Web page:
In the case of a cavernous sinus thrombosis, there is also a risk of small cerebral hemorrhages because the blood flow is disrupted and the thin walls of the sinus are heavily burdened by the accumulated blood.

Diagnosis & course of disease

The diagnosis of cavernous sinus thrombosis is quite difficult. The signs of the disease are not clear and can also be caused by other diseases such as an abscess or encephalitis. If a thrombosis is suspected in this area, the D-dimer level in the blood can be determined. But even this can only substantiate the suspicion, but not confirm it. A positive Griesinger sign may be observed.

Due to the unclear symptoms, early cross-sectional imaging is recommended if sinus vein thrombosis is suspected. Computed tomography or magnetic resonance imaging can make infarcts or bleeding visible. The clots can also be visualized well with contrast media. In exceptional cases, angiographies are also performed.

Complications

Cavernous sinus thrombosis can result in serious complications and can even be fatal if treated inadequately or not at all. Initially, the blood clot initially causes visual disturbances and paralysis of the eye muscles. As a result, the eyesight is severely impaired and the risk of an accident increases. Epileptic seizures may also occur, which are also associated with an increased risk of injury.

In addition, in some cases, psychotic symptoms and personality changes may occur. It can also lead to high fever and subsequent circulatory failure. In the further course there is acute danger to life due to the increased intracranial pressure. A typical complication is the cavernous sinus syndrome, in which the cranial nerves and thus all neurological and mental functions fail.

A cavernous sinus fistula can also develop. In late stages, the impaired blood flow causes small cerebral hemorrhages, which are associated with serious complications. Drug therapy for cavernous sinus thrombosis carries the risk of side effects and interactions. Since very high doses are usually administered, there is a risk of permanent kidney and liver damage. Some patients also develop an addiction or form a tolerance to the respective active ingredient.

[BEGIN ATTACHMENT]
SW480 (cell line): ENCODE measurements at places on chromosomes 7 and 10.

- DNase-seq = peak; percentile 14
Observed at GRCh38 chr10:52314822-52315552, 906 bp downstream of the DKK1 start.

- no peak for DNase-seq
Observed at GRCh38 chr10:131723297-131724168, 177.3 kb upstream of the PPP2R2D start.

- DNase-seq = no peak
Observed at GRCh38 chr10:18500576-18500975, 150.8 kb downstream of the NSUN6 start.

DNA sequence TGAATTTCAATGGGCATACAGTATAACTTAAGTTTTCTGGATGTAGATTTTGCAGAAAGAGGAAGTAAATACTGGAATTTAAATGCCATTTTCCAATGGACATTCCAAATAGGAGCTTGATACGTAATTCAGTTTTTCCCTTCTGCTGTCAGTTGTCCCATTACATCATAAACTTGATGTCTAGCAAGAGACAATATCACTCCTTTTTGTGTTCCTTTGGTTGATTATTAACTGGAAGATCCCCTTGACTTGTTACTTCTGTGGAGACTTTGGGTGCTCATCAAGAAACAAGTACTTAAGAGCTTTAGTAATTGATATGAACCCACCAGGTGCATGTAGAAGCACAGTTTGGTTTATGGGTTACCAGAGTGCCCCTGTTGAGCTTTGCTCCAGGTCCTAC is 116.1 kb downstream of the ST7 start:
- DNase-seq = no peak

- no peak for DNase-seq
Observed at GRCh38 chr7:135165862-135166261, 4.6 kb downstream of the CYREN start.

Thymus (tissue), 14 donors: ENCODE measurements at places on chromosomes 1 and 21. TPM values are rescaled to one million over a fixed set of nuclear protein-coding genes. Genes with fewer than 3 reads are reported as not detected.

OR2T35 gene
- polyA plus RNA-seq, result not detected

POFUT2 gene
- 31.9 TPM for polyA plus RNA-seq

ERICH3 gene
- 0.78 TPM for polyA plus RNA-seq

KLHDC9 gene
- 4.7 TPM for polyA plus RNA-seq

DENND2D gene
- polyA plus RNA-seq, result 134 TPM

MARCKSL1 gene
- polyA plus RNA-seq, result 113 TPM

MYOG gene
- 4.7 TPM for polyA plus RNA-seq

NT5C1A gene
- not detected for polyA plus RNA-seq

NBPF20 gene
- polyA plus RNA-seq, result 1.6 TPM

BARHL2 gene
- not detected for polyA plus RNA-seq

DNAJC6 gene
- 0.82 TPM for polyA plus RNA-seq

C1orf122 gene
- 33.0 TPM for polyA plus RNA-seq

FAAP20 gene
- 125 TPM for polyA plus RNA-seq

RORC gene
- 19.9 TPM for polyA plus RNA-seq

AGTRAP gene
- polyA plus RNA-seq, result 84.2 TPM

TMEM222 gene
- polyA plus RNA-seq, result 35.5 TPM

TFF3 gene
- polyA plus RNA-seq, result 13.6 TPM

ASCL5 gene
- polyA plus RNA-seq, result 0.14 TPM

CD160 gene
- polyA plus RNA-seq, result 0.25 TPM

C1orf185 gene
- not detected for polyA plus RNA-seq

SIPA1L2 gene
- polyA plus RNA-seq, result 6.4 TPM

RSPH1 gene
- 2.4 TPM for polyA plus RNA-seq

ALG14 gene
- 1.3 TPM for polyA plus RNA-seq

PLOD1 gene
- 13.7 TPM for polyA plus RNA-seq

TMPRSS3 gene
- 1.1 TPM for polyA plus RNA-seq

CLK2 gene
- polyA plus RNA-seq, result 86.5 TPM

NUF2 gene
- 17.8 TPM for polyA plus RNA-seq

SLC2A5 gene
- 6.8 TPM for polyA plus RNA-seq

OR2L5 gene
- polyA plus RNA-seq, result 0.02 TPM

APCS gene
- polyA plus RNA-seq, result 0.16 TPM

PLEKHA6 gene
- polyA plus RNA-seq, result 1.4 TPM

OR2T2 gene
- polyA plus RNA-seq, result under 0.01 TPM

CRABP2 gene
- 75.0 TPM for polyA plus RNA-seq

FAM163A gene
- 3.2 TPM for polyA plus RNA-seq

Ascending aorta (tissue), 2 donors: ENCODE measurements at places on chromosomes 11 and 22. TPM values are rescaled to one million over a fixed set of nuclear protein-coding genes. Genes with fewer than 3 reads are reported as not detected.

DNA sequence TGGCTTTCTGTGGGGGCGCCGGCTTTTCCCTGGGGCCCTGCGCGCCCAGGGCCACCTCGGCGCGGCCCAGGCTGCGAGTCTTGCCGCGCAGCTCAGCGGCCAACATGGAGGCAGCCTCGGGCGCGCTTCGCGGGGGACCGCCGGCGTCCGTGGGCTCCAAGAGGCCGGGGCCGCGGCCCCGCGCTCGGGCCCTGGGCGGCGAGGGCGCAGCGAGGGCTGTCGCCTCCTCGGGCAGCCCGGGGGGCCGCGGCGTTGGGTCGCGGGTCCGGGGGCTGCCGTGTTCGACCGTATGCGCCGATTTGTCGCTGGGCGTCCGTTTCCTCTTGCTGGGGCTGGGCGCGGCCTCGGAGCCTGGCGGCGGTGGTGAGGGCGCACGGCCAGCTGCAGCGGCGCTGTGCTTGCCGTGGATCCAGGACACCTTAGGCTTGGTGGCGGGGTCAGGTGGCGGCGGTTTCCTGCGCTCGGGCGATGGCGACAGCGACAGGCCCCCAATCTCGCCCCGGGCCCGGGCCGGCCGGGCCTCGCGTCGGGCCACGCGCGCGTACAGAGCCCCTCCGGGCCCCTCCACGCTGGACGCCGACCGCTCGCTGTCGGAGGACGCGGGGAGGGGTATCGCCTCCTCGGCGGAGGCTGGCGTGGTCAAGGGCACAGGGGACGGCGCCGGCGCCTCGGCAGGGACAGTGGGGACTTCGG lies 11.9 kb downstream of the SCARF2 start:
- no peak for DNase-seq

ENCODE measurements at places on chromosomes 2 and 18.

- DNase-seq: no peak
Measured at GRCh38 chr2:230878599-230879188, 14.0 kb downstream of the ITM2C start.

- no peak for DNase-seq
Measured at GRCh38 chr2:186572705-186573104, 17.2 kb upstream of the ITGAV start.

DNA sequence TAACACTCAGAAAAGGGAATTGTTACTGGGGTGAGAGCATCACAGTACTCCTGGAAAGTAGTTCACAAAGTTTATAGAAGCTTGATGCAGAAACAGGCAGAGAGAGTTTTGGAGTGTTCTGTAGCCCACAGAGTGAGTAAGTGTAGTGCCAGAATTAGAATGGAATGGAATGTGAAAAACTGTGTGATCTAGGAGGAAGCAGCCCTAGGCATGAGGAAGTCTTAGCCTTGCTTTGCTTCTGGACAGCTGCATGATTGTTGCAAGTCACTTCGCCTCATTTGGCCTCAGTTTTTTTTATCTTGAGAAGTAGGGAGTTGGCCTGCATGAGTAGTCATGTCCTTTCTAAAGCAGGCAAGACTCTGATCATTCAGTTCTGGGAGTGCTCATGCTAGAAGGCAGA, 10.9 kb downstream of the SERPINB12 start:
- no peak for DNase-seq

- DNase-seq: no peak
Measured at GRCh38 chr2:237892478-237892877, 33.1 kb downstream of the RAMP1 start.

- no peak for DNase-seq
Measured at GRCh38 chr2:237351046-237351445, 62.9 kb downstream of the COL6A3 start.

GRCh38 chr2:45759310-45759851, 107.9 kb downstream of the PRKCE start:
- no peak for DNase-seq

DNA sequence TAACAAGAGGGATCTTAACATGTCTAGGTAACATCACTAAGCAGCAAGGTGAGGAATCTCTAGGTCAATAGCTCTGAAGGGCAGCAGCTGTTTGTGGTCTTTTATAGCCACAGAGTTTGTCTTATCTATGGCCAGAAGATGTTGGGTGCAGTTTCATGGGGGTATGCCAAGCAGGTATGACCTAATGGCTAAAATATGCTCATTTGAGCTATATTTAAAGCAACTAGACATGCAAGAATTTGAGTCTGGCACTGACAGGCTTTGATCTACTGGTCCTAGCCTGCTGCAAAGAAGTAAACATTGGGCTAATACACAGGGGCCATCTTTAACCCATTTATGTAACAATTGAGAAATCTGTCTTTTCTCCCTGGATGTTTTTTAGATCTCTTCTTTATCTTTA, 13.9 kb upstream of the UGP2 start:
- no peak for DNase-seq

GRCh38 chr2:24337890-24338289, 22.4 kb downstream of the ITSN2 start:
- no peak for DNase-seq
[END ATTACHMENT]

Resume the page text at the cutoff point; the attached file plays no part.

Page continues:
When should you go to the doctor?

Cavernous sinus thrombosis must always be treated by a doctor. In the worst case, this disease can lead to the death of the person affected, so that early diagnosis with early treatment can have a positive effect on the further course of the disease. Self-healing cannot occur. A doctor should be consulted if the person affected suffers from sudden visual problems as a result of cavernous sinus thrombosis.

In most cases, these symptoms do not go away on their own and appear for no particular reason. Swollen and very red eyes also indicate cavernous sinus thrombosis and are usually accompanied by pain in the neck or in the head. Furthermore, cavernous sinus thrombosis can also lead to epileptic seizures, which should be treated directly by an emergency doctor or in a hospital. In some cases, sensory disturbances also indicate cavernous sinus thrombosis and must also be examined.

The diagnosis of this disease can be made by a cardiologist. However, further treatment depends on the exact severity of these symptoms. The life expectancy of the person affected may be limited by the cavernous sinus thrombosis.

Treatment & Therapy

If the cavernous sinus thrombosis is caused by bacterial inflammation, patients are given broad -spectrum antibiotics through a vein. If the pathogen is known or could be determined, a targeted antibiotic therapy is added to the broad spectrum therapy. In many cases, drug therapy with heparin is also used. This is usually administered in very high doses.